Histopathological changes

Examination of kidney specimens showed several glomerular and tubule-interstitial alterations in diabetic rats compared with non-diabetic control group. Observed lesions included mesangial expansion, nodular sclerosis, hyalinosis, glomerular atrophy, and thickening of basement membrane of both glomeruli and Bowman’s capsule. Diabetic rats treated with both canagliflozin and telmisartan presented marked attenuation of the kidney lesions, indicated by the reduction of glomerular fibrosis and diminished glomerulosclerosis. Also, mesangial expansion, hyalinosis and glomerular basement membrane thickening were markedly reduced, compared with non-treated diabetic rats (Figure 3). The glomerular matrix expansion score was found to be highest in the non-treated diabetic group and significantly reduced in a dose-dependent manner in all treated groups, especially those given the higher doses of either canagliflozin or telmisartan (Figure 2e).
 
Figure 3: Light microscopic findings in kidney specimens isolated from different rat groups (H-E). 3a: Normal control; 3b: Diabetic group, showing mesangial expansion, nodular sclerosis, and thickening of basement membranes; 3c: Diabetic rats treated by canagliflozin 40 mg/kg, showing diminished glomerulosclerosis, and normal basement membrane; 3d: Diabetic group treated by telmisartan 10 mg/kg, showing marked attenuation of kidney lesions.

DISCUSSION

The SGLT2 inhibitors are newly developed antidiabetic agents that interfere with renal glucose reabsorption. Many preclinical and clinical studies have demonstrated that SGLT2 inhibitors can reduce blood glucose and HbA1c, independent of pancreatic β-cell function or insulin sensitivity [12,13,29], but the effects of SGLT2 inhibition on renal structure and function have not been clarified. Therefore, we used a rat model of streptozotocin-nicotinamide induced diabetes to compare the protective effects of canagliflozin and telmisartan, on the development and progression of diabetic nephropathy and to investigate the possible underlying mechanism of action. It has been noted that nicotinamide administration with streptozotocin affords partial β-cell protection, to provide a model of insulin-deficient, but not insulin-resistant, form of type 2 diabetes characterized by stable, moderate hyperglycemia, with 60 % loss of β-cell function [20]. This animal model was shown to develop kidney affection and exhibit features of diabetic nephropathy after 8 weeks of hyperglycemia [28].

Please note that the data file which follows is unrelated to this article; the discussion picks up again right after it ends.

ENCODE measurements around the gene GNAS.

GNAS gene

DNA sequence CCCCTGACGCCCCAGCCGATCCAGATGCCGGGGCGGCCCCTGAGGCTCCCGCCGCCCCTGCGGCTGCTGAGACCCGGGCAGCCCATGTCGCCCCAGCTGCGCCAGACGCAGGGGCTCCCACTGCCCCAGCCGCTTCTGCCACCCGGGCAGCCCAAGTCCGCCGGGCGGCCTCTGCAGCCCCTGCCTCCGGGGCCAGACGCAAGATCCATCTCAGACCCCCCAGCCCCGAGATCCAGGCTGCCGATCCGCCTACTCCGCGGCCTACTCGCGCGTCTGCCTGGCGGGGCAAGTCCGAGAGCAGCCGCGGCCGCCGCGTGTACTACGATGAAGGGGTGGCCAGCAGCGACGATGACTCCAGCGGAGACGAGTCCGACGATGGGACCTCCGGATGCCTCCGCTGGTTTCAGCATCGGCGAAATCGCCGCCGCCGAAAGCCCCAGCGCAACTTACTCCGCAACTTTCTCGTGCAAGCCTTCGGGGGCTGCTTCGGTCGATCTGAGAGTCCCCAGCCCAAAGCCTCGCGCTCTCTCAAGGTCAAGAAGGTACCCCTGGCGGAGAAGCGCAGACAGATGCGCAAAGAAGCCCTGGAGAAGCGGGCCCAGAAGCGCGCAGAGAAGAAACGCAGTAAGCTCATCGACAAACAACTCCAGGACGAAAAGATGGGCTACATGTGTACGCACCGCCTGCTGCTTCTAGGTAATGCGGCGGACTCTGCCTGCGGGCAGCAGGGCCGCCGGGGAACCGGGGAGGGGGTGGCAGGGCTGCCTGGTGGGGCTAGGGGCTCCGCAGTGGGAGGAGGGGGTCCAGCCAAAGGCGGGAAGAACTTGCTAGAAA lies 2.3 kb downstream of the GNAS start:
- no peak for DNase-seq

Current results showed that, after 8 weeks of hyperglycemia, diabetic rats developed significant impairment of renal function and histopathological alterations, associated with increased levels of some inflammatory, oxidant and apoptotic markers. Treatment of diabetic rats with either canagliflozin or telmisartan produced impressive dose-related reduction in the amount of albuminuria in parallel with the decrease in other renal function parameters. Both treatments lead to reduced levels of markers of inflammation, oxidative stress and apoptosis in diabetic rats. Moreover, kidney tissue oxidative stress, renal cell apoptosis and histopathological alterations were attenuated in all treated groups. The renal protective effect of canagliflozin may be related, in part, to amelioration of hyperglycemia and decreased HbA1c observed in canagliflozin-treated rats. However, telmisartan treatment produced similar renal protective effects without detectable reduction of blood glucose or HbA1c levels.